Major Accident at Nuclear Power Plant in Japan

2021-05-12 23:13:37
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According to Arato, (2014) this accident occurred on March 11th, 2011 in Japan. A strong earthquake following by a tsunami occurred causing reactors to cool. This caused used fuel to cool resulting in failure of Fukushima Daiichi nuclear plants. This incidence triggered a release of radioactive material. The disaster happened once in numerous reactors, and the disaster majorly is still ongoing. The accident occurred in chronological reactions. Immediately after the earthquake occurred, a test was done and found that the reactor was leaking. A short while, due to the cooling systems fails fuel melted. The melted fuel accumulated at the base of reactor pressure vessel.

After two days of fuel meltdown, an explosion, and a leak followed. Radioactive white steam at this time was seen from buildings. Months after the disaster occurrence, the melt substances lie as lava on the floors of the reactor buildings. Furthermore, due to loss of coolant, reactor more reactor three faces complete meltdown. During that incidence, enormous explosive produced massive radioactive products which were distributed in the northwest by the wind (Bortz, 2012)

Later on, Bortz, (2012) argues that, the rooftop was blown away, and leakage began from the fuel pond. Years after, through authorities, a recovery was to be made. However, the mechanisms used failed. Then a different device was used.The authorities later discover, reactor 2 was highly radioactive with water, and since the water was from the reactor to the ocean, the water was exposure to radiation sickness. Its effects could be recognised worldwide. The marine organisms were exposed to contaminated water.

Nuclear power plants, its soundings contain substantial that are highly contaminated and this lead to permanent resettlement. The evacuation process began on the second day of the disaster. Those who were to evacuate lived 20 kilometers radius around the plants. On the fifth day, those lived 20 and 30 kilometres around the plant were told to leave. Three weeks after te incidence, anyone living beyond 30 miles said to leave at their pleasure. Unluckily, those were evacuating went to the northern side were wind was blowing to deporting the contaminants (Bortz, 2012).

Effects of the accident

On the occurrence of the crash, it leaves many dead while others were injured. It causes diseases related to radiation. Such as circulatory failure.The accident caused people who were living at the soundings of the plant to resettle because the surrounding areas were contaminated. Due to the radiations, DNA of the affected changed resulting in the birth of physically challenged children.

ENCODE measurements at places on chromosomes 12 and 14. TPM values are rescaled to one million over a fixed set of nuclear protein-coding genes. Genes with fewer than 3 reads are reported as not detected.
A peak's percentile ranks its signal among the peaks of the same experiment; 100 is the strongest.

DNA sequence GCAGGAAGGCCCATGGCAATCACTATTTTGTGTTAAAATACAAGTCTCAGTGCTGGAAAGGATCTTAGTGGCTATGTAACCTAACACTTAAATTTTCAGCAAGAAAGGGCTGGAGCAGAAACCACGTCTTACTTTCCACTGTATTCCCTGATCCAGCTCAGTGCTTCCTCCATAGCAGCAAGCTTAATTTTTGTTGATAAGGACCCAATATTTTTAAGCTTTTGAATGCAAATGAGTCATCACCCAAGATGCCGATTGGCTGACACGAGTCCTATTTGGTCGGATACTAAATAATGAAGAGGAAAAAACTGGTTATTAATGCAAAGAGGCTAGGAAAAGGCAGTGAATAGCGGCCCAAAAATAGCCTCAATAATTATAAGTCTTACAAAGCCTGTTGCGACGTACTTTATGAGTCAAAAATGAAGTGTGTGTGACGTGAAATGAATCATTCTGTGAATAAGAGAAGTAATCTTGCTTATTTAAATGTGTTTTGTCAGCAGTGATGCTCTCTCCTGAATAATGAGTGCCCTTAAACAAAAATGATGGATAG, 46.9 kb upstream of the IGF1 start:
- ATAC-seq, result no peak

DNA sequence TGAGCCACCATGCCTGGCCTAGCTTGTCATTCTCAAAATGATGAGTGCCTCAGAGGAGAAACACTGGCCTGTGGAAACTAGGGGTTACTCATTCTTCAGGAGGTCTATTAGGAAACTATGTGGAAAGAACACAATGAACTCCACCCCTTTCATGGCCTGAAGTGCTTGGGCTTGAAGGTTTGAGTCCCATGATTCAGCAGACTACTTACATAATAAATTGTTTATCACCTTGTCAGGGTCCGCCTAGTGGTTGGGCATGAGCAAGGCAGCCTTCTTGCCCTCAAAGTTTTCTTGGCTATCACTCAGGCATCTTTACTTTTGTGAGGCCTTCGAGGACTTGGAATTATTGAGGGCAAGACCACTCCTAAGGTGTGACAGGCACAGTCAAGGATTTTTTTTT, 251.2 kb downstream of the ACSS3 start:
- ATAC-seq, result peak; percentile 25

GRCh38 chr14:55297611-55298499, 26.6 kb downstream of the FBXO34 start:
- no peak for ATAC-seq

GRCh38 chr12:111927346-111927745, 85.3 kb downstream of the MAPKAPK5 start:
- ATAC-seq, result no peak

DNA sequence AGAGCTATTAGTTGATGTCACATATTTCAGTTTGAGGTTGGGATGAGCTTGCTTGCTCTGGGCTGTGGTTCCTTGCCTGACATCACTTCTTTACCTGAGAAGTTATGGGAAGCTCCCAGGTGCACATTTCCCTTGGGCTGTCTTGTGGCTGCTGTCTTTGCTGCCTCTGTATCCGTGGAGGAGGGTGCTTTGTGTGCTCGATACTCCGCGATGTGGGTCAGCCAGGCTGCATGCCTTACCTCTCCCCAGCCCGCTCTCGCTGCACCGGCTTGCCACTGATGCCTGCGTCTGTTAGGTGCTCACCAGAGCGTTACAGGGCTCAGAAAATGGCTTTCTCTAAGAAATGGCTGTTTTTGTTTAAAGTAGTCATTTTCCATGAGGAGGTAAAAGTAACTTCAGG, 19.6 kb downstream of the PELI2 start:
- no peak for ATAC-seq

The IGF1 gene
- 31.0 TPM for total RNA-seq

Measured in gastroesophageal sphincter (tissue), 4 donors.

Nuclear wastes and its threats

There are numerous dangers of these nuclear wastes. The risks include; the long half life which means the product of nuclear reaction continues to be radioactive and thus hazardous. Another challenge up to today is on where to store the nuclear wastes (University of Michigan, 2004).

Disposal of the nuclear wastes is a threat on animals and plants life. In a case when the sealed drums containing the wastes leaks, the lives are affected. The wastes are carcinogenic and have a potential of causing cancerous growth.

The residues cause the accident in that, the wastes can be spread to unintended areas by the wind and contaminates water. The water affects animals leaving in the waters and can also contaminate the drinking water.

Scavenging is another effect brought by the nuclear waste. People, when to go scavenging, may expose themselves willingly to these hazards while after money. The danger comes in when one exposed can affect the others who did not go scavenging. This problem mainly affects people in the developing world.

Additionally, transporting these wastes may result in problems. If the ship crashes, then the spills can have an impact on a wider area.

More on that, the wastes have health effects. The largest concern is the adverse effects posed due to exposure to the radiation. Radiation has a possibility of causing DNA changes. Lastly, the exercise of cleaning the wastes in case spills occurs is very expensive.

 

References

Arato, R. (2014). Fukushima Nuclear Disaster.

Bortz, F. (2012). Meltdown!: The nuclear disaster in Japan and our energy future.

University of Michigan, U. (2004). Radiation Effects in Nuclear Waste Materials. Washington, D.C: United States. Dept. of Energy. Environmental Management Science Program.

 

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